A Reminder of My Own Artistic Roots | KCET
A Reminder of My Own Artistic Roots
Originally started in Ecuador by urban anthropologist X. Andrade, Full Dollar pays tribute to the traditional craft of sign painting while at the same time providing a critique of the contemporary art market. During his residency in Los Angeles, Andrade will steer a collaborative dialogue between artists, business owners, students, and the community. The storefronts of York Blvd. will become a blank canvas for a unique form of commercial art.
For me the project seems both ironic and serendipitous. My first experience as an artist was through the vehicles of mural and sign painting. It is quite fascinating then that my first project at Outpost takes me back to those days - from painting a mural at a small Mexican restaurant in San Marino, California (see photo above) to painting my most significant mural/sign in Istanbul, Turkey where I ended up living for 4 ½ years.
Ronald on his experiences in Turkey and what the Full Dollar project means for the neighborhood of Highland Park
The current project at Outpost reminds me of my sign-painting days when painting with a 1-2 inch Langnickel brush and a can of One Shot sign enamel was a momentous occasion. There wasn't anything more satisfying than loading my brush with lead filled paint and 'cutting' a full edge of a letter. It was breathtaking.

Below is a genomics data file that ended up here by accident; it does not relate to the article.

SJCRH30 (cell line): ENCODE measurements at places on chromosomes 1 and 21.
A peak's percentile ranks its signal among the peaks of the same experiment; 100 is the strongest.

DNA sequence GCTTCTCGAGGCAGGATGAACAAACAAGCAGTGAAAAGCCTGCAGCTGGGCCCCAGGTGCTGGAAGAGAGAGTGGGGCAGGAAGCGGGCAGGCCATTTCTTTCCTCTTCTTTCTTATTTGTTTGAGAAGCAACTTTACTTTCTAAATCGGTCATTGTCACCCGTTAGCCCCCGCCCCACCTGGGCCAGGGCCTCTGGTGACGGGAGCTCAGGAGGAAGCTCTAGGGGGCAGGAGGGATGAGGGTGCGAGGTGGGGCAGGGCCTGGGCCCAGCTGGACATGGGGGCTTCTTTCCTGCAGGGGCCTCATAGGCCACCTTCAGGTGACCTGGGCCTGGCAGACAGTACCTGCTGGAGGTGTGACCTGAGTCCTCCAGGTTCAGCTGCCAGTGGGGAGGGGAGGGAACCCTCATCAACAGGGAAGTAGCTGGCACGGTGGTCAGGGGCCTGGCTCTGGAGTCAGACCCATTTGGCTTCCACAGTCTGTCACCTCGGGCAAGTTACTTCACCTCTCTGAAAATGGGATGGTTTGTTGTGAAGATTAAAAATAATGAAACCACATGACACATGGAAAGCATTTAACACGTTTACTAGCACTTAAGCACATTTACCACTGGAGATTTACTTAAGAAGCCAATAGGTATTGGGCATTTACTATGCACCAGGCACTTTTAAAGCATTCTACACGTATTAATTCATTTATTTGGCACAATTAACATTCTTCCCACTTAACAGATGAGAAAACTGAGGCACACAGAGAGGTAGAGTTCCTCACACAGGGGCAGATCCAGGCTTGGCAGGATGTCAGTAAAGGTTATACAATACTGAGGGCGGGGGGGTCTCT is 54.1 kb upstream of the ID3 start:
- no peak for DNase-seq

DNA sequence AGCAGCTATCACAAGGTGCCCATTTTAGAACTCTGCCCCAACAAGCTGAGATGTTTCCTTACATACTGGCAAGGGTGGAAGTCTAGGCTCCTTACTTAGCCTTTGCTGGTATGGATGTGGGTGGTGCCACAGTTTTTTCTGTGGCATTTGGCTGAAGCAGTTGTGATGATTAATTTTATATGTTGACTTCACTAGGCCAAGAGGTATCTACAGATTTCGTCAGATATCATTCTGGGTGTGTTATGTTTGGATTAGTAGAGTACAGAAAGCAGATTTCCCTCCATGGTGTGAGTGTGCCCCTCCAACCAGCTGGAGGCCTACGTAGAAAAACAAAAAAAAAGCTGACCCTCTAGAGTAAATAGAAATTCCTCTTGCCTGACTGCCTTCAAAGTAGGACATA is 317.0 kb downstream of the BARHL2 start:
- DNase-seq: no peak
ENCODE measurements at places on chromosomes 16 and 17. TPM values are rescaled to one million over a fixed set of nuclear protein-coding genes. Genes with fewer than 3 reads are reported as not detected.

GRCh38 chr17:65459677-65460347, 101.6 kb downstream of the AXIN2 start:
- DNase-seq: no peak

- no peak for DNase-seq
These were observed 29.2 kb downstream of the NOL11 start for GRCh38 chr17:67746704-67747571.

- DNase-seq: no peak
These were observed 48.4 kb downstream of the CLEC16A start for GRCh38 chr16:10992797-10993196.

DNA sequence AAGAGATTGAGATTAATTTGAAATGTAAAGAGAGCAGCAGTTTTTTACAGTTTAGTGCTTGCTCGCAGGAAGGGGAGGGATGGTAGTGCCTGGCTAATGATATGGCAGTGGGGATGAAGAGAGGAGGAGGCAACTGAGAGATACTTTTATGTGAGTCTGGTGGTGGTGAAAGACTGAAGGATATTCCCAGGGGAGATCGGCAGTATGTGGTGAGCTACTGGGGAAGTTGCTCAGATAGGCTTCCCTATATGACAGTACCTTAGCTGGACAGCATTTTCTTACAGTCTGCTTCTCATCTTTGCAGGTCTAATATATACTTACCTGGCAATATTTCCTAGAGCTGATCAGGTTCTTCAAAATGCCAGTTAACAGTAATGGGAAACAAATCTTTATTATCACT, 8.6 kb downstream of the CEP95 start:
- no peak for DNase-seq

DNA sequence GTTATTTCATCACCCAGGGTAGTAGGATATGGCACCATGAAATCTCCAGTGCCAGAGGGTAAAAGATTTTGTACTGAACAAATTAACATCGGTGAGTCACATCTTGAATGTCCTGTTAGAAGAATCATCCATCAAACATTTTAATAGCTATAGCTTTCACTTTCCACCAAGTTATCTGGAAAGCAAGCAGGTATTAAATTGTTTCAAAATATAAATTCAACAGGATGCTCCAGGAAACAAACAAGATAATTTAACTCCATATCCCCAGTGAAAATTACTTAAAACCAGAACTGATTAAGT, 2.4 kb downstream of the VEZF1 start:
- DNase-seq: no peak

In many ways, those early years of sign painting informed my negotiating abilities today - from dealing with clients who insisted on certain pictorial ideas or colors, to talking the price down, to finally seeing the "way" the piece should be executed. In the end, the client was always satisfied with my work, for the most part. In many ways, the move to Highland Park to run Outpost becomes not only a good shift in my career but a fond reminder of my own artistic roots.
Here are the five most fascinating dam sites of Los Angeles, both past and present.
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Even though black men served as pilots for France in WWl, many Americans thought black men were incapable of becoming pilots to fight in WWII, but the Tuskegee Airmen proved them wrong.
Ever since his first flight, William J. Powell became infatuated with aviation. He saw it as a way for African American men and women to soar far above a racist world.
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